Art Club Betters Community
Something new for the students this year is Art Club. Because Nazareth is a small school, it is great to see more organizations to be involved in. The club consists of grades ninth through twelfth. Art Club has officers just like FFA, student council, etc. President is Amanda Kleman, vice president is Alicia Straley, secretary is Sara Kleman, treasurer is Carly Wilhelm, and historian is Madison Samford. Each person had to give a PowerPoint presentation to the club about why they should become an officer. The rest of the club members voted for the officers. Freshmen through seniors have the choice to be in Art Club. The members will make crafts and art to help out the community throughout the year. For example, so far the members have made wreaths for teachers to hang on their classroom door, and an art exhibit to fill the walls inside the Home Mercantile building. The members have a weekly meeting every Wednesday after school to decide their next project.
Youth Entrepreneur Fair
High school students with great ideas for creating businesses are invited to compete at the 8th Annual Ogallala Commons Youth Entrepreneur Fair. The Fair will be held on Wednesday, November 19th at the Cole Community Center in Canyon, TX. There will be two categories in the Fair: ready-to-go businesses, as well as conceptual businesses that could be launched in the future. The three top products or concepts exhibited in each division at the Fair will receive cash prizes: first place: $1,000, second place: $750, and third place: $500.
In order to enter the Fair, students must submit a 4-5 page “business portfolio” that includes a Snapshot of the Business, Products or Services Offered, Marketing, Management, and some basic Financials. The deadline for submitting the Portfolio is November 5th. In past years, about 40 students from area high schools qualify to enter about 25 individual or group projects 25 entries in the E-Fair. Contestants will be awarded points by a panel of three judges in five main categories: Business Portfolio, Interview with Judges, and Booth Presentation at the Fair.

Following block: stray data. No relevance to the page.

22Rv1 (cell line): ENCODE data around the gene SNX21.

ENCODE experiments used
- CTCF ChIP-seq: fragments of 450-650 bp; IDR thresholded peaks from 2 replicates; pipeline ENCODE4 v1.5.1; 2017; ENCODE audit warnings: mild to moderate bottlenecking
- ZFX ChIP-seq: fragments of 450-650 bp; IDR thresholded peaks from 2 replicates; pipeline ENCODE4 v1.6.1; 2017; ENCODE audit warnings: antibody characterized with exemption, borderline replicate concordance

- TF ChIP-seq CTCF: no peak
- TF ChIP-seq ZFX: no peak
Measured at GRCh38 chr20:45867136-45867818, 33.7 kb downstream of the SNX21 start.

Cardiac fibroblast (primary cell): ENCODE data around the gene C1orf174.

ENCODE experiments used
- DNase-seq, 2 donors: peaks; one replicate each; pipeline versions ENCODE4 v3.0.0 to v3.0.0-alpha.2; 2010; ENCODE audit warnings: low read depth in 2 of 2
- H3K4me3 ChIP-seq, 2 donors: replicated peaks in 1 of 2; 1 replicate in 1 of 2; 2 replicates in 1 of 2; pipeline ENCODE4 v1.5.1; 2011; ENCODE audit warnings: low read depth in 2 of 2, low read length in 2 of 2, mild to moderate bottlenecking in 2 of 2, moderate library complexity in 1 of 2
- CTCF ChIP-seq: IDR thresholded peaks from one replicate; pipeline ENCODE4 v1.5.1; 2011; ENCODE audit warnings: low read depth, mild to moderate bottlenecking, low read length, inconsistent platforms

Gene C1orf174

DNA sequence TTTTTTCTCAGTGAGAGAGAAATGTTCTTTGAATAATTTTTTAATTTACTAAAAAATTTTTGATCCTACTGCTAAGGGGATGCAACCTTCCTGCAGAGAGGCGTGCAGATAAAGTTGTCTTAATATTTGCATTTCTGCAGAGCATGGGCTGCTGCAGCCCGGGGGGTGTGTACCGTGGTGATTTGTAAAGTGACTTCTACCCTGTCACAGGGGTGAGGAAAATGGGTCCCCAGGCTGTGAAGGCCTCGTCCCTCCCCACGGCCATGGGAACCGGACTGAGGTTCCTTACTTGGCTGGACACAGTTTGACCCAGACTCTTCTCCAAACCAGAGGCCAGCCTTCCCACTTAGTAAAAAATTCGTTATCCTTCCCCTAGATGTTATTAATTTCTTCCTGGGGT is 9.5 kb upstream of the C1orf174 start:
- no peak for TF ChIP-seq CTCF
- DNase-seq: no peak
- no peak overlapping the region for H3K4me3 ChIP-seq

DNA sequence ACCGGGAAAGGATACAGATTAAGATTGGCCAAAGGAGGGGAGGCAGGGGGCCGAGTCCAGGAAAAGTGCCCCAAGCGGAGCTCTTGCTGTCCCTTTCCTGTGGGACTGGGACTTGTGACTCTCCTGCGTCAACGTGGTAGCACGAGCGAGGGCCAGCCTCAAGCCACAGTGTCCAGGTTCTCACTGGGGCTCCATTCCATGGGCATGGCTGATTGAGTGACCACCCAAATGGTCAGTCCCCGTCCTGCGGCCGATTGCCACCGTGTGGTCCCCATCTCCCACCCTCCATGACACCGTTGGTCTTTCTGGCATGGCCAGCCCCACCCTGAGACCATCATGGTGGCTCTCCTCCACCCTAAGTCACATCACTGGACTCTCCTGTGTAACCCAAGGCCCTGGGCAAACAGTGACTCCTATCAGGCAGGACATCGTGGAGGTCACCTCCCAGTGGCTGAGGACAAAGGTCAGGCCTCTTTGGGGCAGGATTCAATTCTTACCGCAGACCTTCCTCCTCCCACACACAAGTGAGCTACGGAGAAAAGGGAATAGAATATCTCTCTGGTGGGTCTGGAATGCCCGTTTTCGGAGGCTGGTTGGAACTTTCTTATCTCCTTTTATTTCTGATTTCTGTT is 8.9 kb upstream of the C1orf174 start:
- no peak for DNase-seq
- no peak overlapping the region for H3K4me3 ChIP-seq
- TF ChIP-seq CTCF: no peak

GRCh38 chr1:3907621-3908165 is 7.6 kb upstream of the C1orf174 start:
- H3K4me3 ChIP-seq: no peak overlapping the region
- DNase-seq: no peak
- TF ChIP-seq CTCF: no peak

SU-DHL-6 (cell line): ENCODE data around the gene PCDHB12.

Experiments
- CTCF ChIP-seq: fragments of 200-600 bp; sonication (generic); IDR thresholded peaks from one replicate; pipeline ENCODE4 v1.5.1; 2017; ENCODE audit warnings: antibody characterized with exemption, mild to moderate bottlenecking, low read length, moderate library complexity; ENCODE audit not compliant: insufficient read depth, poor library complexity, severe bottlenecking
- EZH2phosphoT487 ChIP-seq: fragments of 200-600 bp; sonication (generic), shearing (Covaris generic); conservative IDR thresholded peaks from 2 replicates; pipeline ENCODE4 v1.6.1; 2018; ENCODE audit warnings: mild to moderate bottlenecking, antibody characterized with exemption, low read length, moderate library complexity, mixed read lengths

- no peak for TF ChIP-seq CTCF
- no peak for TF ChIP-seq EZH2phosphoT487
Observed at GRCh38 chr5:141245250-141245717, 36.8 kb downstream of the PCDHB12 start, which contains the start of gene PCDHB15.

The Fair is sponsored by Ogallala Commons and its community and business sponsors who donate the cash prizes. For more information or to receive an electronic Youth Entrepreneur Handbook, contact Darryl Birkenfeld, OC Director, at 806-945-2255 (firstname.lastname@example.org).
Swifts Win First District Game
By: Mason Kleman
This Friday we took on White Deer in our first district game of the season. We knew this would be a key game to win in order to accomplish our goal of making it to the playoffs this season. White Deer had a couple of big guys and a strong running game so we practiced a lot during the week in stopping that. When Friday came, it was wet and cold. It was a game similar to the one against McLean last year when we lost. This year the weather once again affected us in a huge way. We started off the game strong scoring eighteen unanswered points. White Deer would take advantage of some miscommunications on our part as well as turnovers to come within two points before halftime. They took the lead in the second half, but we fought back to score and take the lead with twelve seconds left in the game. We are very proud of the way we fought to win the game, but we know we have a lot of things to work on during out open week in order to get ready for a huge game at home against Happy and keep winning in district play to make it to the playoffs. We thank everybody for all of the support, and we hope to see you all keep coming out to our games. Come watch us next week when we take on Happy in a huge rivalry game at home on the 24th! This game is our “Pink Out Game.” Wear pink to support Breast Cancer Awareness.